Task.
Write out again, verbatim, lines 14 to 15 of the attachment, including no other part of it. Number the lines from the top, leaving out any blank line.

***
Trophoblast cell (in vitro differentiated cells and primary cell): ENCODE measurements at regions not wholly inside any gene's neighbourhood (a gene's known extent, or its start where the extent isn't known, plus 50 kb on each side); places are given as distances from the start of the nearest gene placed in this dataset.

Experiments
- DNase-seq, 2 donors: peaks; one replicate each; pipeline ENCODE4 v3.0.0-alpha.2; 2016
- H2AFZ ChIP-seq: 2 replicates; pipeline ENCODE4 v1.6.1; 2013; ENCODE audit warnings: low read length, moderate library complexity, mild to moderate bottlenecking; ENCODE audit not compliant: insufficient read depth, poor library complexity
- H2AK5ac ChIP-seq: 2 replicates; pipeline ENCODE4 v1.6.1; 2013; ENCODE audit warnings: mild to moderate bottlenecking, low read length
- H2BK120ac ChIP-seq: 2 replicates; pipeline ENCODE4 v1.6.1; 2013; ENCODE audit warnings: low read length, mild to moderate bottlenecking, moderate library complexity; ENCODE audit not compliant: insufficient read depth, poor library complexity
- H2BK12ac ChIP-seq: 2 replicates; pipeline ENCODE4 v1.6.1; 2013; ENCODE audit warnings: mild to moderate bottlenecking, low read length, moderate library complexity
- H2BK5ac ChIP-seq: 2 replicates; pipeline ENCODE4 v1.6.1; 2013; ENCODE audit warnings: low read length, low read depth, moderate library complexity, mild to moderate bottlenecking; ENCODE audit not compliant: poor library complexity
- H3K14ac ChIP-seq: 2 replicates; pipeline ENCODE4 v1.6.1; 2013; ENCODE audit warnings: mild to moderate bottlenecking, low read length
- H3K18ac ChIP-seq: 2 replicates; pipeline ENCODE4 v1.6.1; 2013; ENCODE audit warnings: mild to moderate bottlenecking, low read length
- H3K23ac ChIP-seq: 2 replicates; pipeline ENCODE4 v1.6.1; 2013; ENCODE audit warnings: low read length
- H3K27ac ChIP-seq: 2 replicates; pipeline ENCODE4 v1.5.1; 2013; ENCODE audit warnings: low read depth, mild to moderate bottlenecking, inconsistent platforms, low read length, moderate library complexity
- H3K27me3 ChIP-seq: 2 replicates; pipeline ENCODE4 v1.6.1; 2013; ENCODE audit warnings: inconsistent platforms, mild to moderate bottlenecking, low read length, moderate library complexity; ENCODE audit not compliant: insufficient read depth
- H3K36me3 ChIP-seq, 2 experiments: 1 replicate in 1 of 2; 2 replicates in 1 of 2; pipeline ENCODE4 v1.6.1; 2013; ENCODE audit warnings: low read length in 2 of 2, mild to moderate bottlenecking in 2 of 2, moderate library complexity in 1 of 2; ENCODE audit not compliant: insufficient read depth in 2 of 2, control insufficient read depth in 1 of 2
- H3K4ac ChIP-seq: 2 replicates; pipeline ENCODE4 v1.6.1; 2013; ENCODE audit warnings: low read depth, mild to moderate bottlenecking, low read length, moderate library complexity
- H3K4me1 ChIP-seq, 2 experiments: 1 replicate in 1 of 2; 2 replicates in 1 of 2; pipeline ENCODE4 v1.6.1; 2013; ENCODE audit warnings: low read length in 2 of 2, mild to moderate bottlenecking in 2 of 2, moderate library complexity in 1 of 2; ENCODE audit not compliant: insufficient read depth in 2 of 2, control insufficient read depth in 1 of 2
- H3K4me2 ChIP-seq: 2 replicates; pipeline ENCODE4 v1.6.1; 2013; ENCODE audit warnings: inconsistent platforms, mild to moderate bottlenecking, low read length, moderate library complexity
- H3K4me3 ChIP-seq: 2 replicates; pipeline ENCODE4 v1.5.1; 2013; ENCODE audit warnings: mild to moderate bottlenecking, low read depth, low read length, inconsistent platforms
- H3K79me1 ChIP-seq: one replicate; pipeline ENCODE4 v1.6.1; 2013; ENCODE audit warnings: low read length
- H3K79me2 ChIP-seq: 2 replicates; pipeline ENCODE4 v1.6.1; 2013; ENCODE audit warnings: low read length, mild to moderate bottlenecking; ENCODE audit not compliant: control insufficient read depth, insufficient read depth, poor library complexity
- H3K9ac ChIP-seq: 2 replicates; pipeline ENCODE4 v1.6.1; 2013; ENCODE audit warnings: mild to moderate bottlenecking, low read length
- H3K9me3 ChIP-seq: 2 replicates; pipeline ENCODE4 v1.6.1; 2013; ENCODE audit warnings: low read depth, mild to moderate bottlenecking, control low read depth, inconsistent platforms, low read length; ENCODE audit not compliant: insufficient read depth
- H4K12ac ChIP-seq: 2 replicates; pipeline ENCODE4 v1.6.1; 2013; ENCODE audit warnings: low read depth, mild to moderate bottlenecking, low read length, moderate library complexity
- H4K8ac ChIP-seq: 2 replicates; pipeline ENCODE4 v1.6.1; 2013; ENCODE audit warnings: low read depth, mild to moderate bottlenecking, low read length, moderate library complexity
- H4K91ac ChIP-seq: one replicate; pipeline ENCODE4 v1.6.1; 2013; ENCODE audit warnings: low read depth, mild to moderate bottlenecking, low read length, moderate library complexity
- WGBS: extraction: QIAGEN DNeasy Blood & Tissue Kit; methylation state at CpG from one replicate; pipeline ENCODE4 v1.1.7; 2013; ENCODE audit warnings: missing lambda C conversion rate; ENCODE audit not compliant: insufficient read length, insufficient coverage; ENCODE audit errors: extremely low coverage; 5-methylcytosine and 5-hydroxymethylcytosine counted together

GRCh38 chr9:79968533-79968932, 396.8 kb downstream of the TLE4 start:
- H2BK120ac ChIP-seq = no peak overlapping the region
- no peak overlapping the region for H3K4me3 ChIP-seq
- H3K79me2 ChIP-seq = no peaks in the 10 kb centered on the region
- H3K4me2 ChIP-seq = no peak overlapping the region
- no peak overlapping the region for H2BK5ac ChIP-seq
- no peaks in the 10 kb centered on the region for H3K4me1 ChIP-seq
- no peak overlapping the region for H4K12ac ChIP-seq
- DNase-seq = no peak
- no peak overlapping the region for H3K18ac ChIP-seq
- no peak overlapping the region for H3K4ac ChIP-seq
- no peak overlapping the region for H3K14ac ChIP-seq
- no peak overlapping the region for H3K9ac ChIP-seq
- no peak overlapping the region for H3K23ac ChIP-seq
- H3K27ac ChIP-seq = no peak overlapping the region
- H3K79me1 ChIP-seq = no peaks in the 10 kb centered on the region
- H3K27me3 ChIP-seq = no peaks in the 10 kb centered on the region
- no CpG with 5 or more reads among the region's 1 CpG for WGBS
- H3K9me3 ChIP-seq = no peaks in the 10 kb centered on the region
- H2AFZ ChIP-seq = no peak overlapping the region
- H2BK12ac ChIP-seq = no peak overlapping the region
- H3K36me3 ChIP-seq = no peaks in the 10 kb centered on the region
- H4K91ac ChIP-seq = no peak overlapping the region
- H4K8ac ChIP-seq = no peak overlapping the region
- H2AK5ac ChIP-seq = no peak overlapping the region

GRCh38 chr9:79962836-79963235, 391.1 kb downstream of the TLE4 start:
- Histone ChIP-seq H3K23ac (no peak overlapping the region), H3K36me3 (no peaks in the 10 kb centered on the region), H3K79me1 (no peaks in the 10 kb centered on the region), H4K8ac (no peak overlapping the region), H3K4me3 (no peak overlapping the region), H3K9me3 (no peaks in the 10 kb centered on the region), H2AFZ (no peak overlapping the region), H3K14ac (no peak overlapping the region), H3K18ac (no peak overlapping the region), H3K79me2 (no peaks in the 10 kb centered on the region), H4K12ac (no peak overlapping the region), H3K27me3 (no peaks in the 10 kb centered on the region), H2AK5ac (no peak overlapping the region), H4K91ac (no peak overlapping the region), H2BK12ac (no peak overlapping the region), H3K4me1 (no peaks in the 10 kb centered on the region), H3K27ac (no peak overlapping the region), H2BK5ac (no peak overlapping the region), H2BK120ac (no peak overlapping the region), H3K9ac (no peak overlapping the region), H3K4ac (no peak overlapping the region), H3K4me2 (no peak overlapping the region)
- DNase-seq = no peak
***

- H3K36me3 ChIP-seq, 2 experiments: 1 replicate in 1 of 2; 2 replicates in 1 of 2; pipeline ENCODE4 v1.6.1; 2013; ENCODE audit warnings: low read length in 2 of 2, mild to moderate bottlenecking in 2 of 2, moderate library complexity in 1 of 2; ENCODE audit not compliant: insufficient read depth in 2 of 2, control insufficient read depth in 1 of 2
- H3K4ac ChIP-seq: 2 replicates; pipeline ENCODE4 v1.6.1; 2013; ENCODE audit warnings: low read depth, mild to moderate bottlenecking, low read length, moderate library complexity